When we were kids, we had opposite day. Well, from the beginning with claims of “the largest audience to ever witness an inauguration, period” this has been the opposite presidency.
It seems their answers to important questions are too often the opposite of what’s true. So much that we’ve shifted into a new dimension where the national anthem is “Little Lies” by Fleetwood Mac. The Washington Post has counted more than 3,000 false or misleading claims told by the president so far. It’s almost as if the military officer following the president with the nuclear football also has to carry a fire extinguisher should the leader of the free world’s pants suddenly ignite.
Comedienne Michelle Wolf last weekend raised a red flag in a pointed barb at the president’s spokeswoman, Sarah Huckabee Sanders, that flew right over the heads of the beltway media and others who attended and reported on the White House Correspondents Dinner.
“”I think she’s very resourceful. Like, she burns facts, and then she uses the ash to create a perfect smoky eye. Like, maybe she’s born with it; maybe it’s lies. It’s probably lies.”’
The media went apoplectic over the “smoky eye” comment and let the White House off the hook on the “burning facts” part of the joke.
That was until Trump attorney Rudy Giuliani went on Hannity and — reportedly to the surprise of many in the White House who traditionally would have been in the loop — started his own bonfire live with kindling made of the Administration and president’s previous statements about the Stormy Daniels affair.
So, what does Sanders say about charges she spreads lies from the White House Press Room podium?
Scandals like the Stormy Daniels affair have hurt governments in the past. No, I’m not talking about the Clinton impeachment.
In the early 1960s, the British Secretary of War, John Profumo, had a sexual relationship with a model named Christine Keeler. Keeler also had a relationship with Soviet naval attaché Captain Yevgeny Ivanov.
The “Profumo Affair” became a huge scandal regarding government security and espionage in the Cold War and led to the defeat of the Conservative Party at the polls in 1964, Prime Minister Harold Macmillan’s resignation, not to mention the end of Profumo’s political career.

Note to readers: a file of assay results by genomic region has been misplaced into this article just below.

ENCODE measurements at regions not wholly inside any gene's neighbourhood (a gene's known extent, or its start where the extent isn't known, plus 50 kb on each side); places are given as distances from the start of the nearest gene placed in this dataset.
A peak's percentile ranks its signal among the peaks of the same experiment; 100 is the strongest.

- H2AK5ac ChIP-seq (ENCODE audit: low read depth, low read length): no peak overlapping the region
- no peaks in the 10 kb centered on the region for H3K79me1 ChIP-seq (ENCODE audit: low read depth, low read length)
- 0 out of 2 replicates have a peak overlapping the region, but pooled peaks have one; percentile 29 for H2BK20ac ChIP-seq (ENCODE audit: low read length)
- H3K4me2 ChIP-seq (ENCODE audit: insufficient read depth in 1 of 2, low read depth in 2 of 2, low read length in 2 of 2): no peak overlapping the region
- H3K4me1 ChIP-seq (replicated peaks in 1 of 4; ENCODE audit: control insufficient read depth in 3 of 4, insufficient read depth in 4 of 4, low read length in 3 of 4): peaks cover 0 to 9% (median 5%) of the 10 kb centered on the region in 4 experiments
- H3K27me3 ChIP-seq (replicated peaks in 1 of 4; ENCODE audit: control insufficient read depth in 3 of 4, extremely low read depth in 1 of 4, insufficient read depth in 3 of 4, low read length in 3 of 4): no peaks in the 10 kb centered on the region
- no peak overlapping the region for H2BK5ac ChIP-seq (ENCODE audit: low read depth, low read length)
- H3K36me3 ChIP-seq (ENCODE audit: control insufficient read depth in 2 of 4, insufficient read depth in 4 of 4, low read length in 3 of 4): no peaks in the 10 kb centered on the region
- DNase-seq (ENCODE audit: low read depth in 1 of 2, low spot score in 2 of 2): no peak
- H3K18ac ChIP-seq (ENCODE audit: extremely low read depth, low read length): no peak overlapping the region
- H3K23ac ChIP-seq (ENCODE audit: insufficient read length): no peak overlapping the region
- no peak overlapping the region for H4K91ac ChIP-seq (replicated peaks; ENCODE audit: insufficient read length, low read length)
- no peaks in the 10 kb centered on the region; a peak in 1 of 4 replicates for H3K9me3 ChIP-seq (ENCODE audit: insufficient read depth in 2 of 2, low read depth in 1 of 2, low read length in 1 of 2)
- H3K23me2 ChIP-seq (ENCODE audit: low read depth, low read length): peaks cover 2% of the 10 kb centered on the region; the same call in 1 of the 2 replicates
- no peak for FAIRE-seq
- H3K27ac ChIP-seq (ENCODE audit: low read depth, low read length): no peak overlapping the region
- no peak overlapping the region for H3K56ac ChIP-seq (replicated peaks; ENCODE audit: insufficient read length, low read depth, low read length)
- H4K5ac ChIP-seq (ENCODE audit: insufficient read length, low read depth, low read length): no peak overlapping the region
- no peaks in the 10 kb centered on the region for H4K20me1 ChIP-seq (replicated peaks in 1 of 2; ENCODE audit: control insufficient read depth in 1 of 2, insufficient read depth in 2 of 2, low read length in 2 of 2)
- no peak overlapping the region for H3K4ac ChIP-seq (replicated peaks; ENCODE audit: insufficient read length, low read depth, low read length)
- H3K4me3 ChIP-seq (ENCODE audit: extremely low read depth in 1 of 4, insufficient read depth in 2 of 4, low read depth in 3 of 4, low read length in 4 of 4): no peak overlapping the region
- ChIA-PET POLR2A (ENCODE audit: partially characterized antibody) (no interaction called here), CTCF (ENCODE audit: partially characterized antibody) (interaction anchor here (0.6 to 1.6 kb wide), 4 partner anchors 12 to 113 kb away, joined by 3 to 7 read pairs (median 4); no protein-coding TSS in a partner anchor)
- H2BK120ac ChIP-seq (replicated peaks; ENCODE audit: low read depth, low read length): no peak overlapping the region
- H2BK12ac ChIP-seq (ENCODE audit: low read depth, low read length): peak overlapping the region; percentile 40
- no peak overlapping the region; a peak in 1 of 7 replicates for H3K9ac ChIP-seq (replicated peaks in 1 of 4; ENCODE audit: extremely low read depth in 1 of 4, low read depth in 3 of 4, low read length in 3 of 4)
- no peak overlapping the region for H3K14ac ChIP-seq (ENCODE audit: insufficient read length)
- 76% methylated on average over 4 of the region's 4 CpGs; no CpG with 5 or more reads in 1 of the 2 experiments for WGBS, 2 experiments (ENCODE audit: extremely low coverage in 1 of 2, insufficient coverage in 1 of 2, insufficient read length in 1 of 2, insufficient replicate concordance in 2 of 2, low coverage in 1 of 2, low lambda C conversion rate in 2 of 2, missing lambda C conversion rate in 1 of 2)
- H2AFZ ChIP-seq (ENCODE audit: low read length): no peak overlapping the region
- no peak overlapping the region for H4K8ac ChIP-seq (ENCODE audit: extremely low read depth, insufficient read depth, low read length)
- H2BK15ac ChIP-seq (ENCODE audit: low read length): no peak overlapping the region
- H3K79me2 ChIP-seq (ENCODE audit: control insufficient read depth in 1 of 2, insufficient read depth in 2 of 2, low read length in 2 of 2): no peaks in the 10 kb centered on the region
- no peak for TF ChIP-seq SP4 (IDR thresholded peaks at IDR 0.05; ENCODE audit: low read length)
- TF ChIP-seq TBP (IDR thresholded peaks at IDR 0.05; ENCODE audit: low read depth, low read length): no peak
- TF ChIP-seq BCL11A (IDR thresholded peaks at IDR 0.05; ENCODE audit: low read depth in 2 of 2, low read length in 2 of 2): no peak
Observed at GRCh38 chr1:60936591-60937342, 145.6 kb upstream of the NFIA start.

Russia’s interference in the 2016 election aside, it’s the Stormy Daniels affair that appears to pose a significant threat to the Administration as evidenced by the slight shift of the political tectonic plates that’s beginning. Reliable Trump-supporting conservatives are beginning to raise questions regarding the issue of truthfulness.
“Let me be clear, Mr. President,” Fox News host Neil Cavuto said yesterday on his program. “How can you drain the swamp if you’re the one who keeps muddying the waters? You didn’t know about the $130,000 payment to a porn star, until you did. Said you knew nothing about how your former lawyer handled this, until you acknowledged today that you were the guy behind the retainer payment that took care of this. You insist that money from the campaign or campaign contributions played no role in this transaction. Of that you’re sure. The thing is, not even 24 hours ago, sir, you couldn’t recall any of this.”
The Wall Street Journal’s Editorial Board hit (subscription required) on how the erosion of credibility of information coming from 1600 Pensylvania Avenue spurred by the Stormy Daniels affair could have devastating impacts on the entire nation.
“Mr. Trump’s public deceptions are surely relevant to his job as President, and the attempted cover-up has done greater harm than any affair would have. Mr. Trump asked Americans, not least his supporters, to believe his claims about the payments. They were false and conveniently so in putting the onus on Mr. Cohen. Now, as more of the story has emerged, he wants everyone to believe a new story that he could have told the first time.”
The WSJ’s Editorial Board concluded, “Mr. Trump is compiling a record that increases the likelihood that few will believe him during a genuine crisis — say, a dispute over speaking with special counsel Robert Mueller or a nuclear showdown with Kim Jong Un. Mr. Trump should worry that Americans will stop believing anything he says.”
Now, it’s our responsibility as Americans to follow George Carlin’s wise advice he shared on his final tour before his death, “Question everything!”
“[It’s] not important to get children to read. Children who wanna read are gonna read. Kids who want to learn to read are going to learn to read,” Carlin said. “[It’s] much more important to teach children to QUESTION what they read. Children should be taught to question everything. To question everything they read, everything they hear. Children should be taught to question authority. Parents never teach their children to question authority because parents are authority figures themselves, and they don’t want to undermine their own bullshit inside the household. So they stroke the kid and the kid strokes them, and they all stroke each other, all grow up all fucked up, and they come to shows like this.”
Ryan Banfill formerly served as press secretary to Florida Gov. Lawton Chiles, communications director for the Florida Democratic Party and is currently communications director for the Florida Justice Association.